The tradional Indian thali and its signature steel platter is an essential part of our life. But did you know about the science behind its recipes, the history, and the health benefits?
Last week, comedian and actor Vir Das tweeted about how a trusted companion on his trips around the world is his steel plate, which he can’t eat without. He noted that the thali fits nicely during check in, is easy to wash, and is versatile enough to accommodate for different cuisines, including japanese and italian.
The steel plate is also comfortable to hold in a party where guests usually find it difficult to balance bowls in a fancy plate, he noted.
OCD confession. I can’t eat without this thaali. Travels the world with me. Fits nicely in check in, easy wash instead of multiple dishes, works for desi food/sushi/Italian all cuisines, and great for standing at a party where people can’t balance bowls in fancy ass plates. pic.twitter.com/tq7d35VZ66
— Vir Das (@thevirdas) December 16, 2021
As soon as the post went online, several people chimed in to talk about how they resonated with the tweet, and of their emotional attachment with thalis. This might be a far-fetched or exaggerated emotion for those outside India, but for those of us within, the plate has been an integral part of desi households for centuries now.
Bronze, stainless steel, brass, clay and even gold thalis are used for all three meals, and the material usually depends on family tradition.
For instance, my family has been eating on brass plates for several generations. I have become so used to the golden-coloured plate that I know exactly where different food items like pickle, papad, dahi, roti and sabzi will be placed. Even a tiny displacement makes me restless.
Thalis made of stainless steel, complete with compartments for dal, rice and sabzi, are another widely used variety in the country. The compartment eliminates the need to take other utensils for liquid-based gravy. The segregation is also a great way to ensure all nutrients from carbohydrates (roti), proteins (subzi) to calcium and iron (rice).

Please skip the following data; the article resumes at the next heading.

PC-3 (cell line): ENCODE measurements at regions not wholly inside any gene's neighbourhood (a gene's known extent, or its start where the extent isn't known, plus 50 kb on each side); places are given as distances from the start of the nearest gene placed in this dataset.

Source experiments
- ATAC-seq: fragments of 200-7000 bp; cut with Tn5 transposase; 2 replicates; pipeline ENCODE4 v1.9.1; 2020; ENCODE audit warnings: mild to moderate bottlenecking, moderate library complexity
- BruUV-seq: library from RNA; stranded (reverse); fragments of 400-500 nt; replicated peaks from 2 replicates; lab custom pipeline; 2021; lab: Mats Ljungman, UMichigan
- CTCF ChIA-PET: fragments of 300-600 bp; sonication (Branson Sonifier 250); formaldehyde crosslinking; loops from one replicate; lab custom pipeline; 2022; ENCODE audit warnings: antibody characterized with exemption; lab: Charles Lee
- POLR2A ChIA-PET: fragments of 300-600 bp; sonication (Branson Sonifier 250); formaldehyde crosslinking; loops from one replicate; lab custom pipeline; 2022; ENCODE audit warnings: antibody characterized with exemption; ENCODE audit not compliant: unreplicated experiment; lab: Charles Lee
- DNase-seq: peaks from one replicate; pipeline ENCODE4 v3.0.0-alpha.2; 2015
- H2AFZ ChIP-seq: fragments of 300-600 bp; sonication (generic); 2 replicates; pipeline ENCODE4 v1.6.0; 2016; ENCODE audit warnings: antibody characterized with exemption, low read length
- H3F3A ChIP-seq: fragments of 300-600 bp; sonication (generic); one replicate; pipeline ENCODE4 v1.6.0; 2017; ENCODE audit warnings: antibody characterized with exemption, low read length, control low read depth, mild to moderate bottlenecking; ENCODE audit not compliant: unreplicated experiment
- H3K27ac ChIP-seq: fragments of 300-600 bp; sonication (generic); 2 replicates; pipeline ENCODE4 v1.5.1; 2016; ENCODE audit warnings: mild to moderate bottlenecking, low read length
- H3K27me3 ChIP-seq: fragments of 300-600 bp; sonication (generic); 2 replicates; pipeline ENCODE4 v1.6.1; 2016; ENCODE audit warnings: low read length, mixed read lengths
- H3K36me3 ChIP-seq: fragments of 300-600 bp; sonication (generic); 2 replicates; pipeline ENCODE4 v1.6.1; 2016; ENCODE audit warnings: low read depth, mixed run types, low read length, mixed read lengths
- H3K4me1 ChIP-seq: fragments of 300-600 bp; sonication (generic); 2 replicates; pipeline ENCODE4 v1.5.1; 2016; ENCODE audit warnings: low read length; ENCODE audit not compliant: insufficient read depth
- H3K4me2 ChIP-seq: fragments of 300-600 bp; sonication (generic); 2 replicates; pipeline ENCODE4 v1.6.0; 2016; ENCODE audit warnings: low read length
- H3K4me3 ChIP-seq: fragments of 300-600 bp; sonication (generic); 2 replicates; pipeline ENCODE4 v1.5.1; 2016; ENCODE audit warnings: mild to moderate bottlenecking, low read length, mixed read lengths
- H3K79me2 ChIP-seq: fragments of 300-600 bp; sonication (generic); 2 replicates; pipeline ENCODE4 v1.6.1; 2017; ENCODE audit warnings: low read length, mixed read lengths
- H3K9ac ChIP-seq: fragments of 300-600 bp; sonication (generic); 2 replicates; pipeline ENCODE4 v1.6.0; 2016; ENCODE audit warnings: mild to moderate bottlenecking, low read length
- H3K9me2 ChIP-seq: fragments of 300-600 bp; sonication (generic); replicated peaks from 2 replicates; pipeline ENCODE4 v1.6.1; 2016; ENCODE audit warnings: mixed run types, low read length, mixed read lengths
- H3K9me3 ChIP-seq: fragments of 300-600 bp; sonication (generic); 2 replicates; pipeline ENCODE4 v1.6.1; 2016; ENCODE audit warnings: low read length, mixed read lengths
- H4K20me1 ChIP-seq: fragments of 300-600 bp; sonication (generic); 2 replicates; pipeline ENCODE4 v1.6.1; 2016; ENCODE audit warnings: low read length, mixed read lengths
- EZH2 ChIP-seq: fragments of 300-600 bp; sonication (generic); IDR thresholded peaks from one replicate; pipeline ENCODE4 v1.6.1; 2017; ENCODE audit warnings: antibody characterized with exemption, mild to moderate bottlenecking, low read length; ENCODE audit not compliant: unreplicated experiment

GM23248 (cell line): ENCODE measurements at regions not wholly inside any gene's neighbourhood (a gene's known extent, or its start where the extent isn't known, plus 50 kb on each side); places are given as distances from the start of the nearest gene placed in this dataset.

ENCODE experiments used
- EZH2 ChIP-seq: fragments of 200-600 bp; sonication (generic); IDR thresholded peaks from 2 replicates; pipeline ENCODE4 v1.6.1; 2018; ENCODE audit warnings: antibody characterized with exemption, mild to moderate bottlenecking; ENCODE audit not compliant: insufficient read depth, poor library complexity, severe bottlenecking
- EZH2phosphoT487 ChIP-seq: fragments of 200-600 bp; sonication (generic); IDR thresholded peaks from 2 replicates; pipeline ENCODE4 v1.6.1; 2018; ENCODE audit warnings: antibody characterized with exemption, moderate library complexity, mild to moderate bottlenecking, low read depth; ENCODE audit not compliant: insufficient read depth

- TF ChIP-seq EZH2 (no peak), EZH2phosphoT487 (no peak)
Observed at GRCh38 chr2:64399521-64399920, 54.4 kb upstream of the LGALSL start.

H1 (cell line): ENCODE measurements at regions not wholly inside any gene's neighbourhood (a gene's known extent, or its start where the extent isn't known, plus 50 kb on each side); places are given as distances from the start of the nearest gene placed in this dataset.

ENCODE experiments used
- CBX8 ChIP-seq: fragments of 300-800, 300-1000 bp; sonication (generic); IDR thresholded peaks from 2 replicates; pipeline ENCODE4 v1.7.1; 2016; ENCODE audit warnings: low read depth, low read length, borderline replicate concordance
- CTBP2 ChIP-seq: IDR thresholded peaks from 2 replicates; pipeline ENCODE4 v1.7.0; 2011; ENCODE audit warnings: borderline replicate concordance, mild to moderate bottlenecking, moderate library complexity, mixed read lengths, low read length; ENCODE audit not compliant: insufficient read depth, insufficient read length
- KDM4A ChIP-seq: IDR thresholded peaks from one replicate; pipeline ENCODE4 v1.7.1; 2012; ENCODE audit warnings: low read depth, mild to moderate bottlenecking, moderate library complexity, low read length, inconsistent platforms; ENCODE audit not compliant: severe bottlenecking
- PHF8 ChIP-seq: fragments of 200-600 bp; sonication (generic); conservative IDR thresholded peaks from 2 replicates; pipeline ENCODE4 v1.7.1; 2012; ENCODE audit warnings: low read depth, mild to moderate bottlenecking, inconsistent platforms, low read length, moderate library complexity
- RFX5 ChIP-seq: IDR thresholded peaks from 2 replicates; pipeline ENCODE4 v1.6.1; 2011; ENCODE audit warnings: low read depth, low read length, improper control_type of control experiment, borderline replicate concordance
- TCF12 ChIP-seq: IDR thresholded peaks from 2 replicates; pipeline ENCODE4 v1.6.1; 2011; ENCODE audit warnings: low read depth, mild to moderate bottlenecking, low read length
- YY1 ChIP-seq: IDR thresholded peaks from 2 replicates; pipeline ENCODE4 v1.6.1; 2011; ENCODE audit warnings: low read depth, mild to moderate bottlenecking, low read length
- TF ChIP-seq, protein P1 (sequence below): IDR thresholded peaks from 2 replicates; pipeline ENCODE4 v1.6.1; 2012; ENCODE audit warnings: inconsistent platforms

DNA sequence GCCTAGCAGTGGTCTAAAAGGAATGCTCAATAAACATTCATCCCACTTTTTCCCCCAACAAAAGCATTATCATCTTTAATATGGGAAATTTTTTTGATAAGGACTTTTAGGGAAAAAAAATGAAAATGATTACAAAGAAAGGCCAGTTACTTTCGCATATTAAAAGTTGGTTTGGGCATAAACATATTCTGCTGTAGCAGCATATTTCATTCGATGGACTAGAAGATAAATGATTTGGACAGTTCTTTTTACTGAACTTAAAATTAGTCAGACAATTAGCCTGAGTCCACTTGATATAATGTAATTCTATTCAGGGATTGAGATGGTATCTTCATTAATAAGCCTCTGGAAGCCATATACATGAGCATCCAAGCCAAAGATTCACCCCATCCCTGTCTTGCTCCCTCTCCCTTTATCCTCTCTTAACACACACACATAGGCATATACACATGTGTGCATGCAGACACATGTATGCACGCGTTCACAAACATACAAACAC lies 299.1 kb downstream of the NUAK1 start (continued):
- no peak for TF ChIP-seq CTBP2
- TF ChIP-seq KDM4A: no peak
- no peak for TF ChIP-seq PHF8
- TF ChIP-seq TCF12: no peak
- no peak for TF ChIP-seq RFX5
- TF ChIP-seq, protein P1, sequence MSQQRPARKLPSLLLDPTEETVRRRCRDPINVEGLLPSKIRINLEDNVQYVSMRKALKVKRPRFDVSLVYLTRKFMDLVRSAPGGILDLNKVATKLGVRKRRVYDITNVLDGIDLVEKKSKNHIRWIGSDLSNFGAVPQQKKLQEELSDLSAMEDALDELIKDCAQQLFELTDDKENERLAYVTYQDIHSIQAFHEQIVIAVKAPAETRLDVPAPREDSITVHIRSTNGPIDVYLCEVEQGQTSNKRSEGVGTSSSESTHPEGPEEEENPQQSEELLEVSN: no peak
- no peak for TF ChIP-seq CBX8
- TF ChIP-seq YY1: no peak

Eating from a stainless steel plate is also sustainable when compared to plastic or paper alternatives. It can be repurposed innumerable times – every time it’s washed, it’s as new as ever. Besides, the plate is rust proof, durable, and a great conductor of heat, which means that it keeps your food hot for a long time. Compared to its brass and copper counterparts, it is lightweight and easy to carry.
Steel plates mainly consist of iron, chromium and nickel, which are considered healthy minerals. The benefits of steel plates are known globally. In May this year, actor Mayim Bialik, aka Amy from ‘The Big Bang Theory’ announced that she was switching to steel utensils, including the ‘thali’, for eco-conscious reasons.
But besides convenience and nostalgia, there are other reasons why the thali has remained such a vital aspect of our culinary evolution.
Have you ever wondered about the placement of sweets, pickles, salads or rice in a thali? Or why each thali, irrespective of the geographic region and community, comprises so many dishes?
“A multi-course meal that starts with the first sip of water proffered to an arriving guest, thali can continue into as lavish a spread of food as the host can afford, wind up with delectable desserts and conclude with a selection of mukhwas and paan, mouth fresheners and digestives eaten at the end of a meal,” Rushina Munshaw Ghildiyal, culinary chronicler and curator of food experiences, told Times of India.
What makes thali a wholesome meal?